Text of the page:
Friday, October 26, 2007

and yet

a black woman smile

This clip was sent to me by my dear friend, Lori. I was quite taken away by the words, the poem. And sometimes it seems that people would rather forget...but if truth could be tangible, it would be equivalent to the aggressive nature of weeds. The video also sparked interest and look back, again, to the women in my family.


Here is a newspaper article printed up (click on the pic to read it) about my great great grandmother, Lavada Toy LaRue Thompson (the 1st generation of our six), who at the time was 105 years old and who also, much of the time refused to smile. She's holding her last birthday cake and looks rather angry, but its mere pride.


Even in a previous photo of her at 97 years old, what appears to be a smile is only effort not to. Her hairstyle for the most part was always the same. This was her only favorite sitting place, even when I was a young girl. The chair evolved, but the curtains...well...they never changed.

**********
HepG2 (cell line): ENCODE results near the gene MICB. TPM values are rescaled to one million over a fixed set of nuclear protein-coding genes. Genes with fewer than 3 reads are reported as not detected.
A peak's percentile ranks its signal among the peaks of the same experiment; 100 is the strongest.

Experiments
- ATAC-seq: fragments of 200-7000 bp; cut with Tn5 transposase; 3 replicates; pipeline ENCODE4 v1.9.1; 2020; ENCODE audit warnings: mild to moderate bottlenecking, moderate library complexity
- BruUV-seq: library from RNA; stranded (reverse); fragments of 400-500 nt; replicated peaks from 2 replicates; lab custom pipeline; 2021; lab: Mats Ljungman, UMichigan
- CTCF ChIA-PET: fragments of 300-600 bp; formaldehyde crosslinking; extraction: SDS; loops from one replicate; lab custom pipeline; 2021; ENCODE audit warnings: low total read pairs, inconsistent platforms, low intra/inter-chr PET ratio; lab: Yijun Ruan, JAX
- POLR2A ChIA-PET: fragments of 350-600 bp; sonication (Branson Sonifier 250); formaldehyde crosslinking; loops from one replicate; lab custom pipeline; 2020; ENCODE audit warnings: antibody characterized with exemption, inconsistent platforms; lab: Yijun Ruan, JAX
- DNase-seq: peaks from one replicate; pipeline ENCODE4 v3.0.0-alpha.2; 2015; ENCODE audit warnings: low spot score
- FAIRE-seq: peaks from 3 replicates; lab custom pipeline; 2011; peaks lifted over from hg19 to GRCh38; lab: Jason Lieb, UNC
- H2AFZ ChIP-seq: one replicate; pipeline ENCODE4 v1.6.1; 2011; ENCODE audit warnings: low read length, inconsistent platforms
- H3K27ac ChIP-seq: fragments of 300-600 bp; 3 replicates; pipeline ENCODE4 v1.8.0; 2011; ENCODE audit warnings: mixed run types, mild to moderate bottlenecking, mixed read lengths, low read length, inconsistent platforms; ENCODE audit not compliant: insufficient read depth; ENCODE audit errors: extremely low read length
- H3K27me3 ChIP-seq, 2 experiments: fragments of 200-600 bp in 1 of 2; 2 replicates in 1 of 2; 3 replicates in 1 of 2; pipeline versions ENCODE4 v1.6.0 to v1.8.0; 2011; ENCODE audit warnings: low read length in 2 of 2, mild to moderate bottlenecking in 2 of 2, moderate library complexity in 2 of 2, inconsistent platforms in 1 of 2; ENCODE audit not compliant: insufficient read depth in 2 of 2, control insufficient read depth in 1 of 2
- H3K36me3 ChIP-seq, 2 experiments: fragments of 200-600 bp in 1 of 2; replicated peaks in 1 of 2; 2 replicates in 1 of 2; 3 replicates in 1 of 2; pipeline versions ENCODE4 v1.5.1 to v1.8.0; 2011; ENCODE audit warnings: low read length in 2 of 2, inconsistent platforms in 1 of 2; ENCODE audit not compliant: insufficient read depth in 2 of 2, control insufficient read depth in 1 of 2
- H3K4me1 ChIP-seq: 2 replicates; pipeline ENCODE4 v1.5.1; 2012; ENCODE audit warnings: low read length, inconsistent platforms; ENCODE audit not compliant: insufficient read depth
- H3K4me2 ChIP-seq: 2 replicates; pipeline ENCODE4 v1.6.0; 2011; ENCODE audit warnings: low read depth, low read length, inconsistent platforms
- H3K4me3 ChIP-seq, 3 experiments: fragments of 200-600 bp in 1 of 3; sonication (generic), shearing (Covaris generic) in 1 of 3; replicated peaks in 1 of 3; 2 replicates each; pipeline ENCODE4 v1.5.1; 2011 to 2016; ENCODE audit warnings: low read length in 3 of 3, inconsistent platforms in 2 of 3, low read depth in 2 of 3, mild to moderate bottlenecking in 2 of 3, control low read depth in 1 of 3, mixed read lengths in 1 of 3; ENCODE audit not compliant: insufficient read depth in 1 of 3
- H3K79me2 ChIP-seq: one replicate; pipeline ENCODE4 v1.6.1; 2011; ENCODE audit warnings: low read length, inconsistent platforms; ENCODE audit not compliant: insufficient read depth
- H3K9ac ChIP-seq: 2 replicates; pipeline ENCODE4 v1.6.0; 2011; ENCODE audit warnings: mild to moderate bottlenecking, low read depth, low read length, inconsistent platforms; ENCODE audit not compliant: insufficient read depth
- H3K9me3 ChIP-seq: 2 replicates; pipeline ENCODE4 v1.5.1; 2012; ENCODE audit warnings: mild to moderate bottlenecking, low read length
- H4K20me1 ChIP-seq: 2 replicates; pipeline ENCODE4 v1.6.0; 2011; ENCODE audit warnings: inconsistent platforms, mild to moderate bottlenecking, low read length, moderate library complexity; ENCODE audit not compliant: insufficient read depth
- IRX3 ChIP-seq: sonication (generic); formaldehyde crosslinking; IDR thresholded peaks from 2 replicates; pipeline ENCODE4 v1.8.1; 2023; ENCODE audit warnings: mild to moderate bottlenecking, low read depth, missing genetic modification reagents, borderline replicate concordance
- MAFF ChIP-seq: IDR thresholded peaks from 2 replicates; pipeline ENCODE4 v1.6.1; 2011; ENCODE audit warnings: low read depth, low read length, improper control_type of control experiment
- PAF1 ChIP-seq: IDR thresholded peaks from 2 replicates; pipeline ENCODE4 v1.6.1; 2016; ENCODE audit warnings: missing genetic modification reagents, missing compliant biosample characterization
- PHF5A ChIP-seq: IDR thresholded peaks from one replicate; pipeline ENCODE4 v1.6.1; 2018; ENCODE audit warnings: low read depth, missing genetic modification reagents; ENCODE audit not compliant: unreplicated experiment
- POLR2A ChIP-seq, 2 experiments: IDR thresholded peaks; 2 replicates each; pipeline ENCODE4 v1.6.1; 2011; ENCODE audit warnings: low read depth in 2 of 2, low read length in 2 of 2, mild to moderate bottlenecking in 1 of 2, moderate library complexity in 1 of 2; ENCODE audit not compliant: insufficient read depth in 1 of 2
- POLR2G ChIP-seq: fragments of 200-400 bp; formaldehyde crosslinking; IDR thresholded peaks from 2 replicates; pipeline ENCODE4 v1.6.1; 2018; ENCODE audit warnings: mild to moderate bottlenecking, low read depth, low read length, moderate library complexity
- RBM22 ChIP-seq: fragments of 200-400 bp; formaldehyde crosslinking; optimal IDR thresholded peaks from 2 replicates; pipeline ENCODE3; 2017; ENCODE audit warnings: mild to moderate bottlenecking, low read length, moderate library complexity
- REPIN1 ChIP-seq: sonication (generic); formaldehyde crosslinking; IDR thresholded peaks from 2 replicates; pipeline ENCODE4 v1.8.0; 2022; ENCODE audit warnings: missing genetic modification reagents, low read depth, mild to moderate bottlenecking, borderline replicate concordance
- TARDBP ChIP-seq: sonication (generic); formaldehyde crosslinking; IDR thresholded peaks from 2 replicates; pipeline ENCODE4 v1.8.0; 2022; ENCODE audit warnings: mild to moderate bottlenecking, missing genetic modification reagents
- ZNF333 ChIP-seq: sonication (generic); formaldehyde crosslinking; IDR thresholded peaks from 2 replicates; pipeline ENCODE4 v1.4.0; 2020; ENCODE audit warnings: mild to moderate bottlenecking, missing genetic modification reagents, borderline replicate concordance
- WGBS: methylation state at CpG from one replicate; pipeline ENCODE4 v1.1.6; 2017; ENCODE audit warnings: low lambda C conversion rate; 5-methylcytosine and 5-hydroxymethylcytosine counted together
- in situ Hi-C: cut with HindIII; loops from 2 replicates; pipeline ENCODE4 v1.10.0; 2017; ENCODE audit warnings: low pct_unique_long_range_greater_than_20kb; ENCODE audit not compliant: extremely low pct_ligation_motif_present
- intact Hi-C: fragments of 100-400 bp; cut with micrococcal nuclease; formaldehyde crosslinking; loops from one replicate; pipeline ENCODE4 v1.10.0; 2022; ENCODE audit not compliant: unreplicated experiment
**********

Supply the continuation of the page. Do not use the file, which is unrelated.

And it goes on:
Unlike this maternal matriarch, my great grandmother was caught many times smiling, unlike me and my mother, she loved people. My grandmother, who had two gold teeth--one at the top--one at the bottom, smiled often, particularly after a third can of Pearl beer. Later it was Schaffers.

It is difficult to make a black woman smile, but there are so many of us who do so because life is really rather good. Aside.

1 comment:

Spring said...

pretty amazing at the time of her 105th birthday only one of her four children were deceased. When you're 105 it's likely your kids are pretty long in the tooth as well! You have good genes, sis.
spring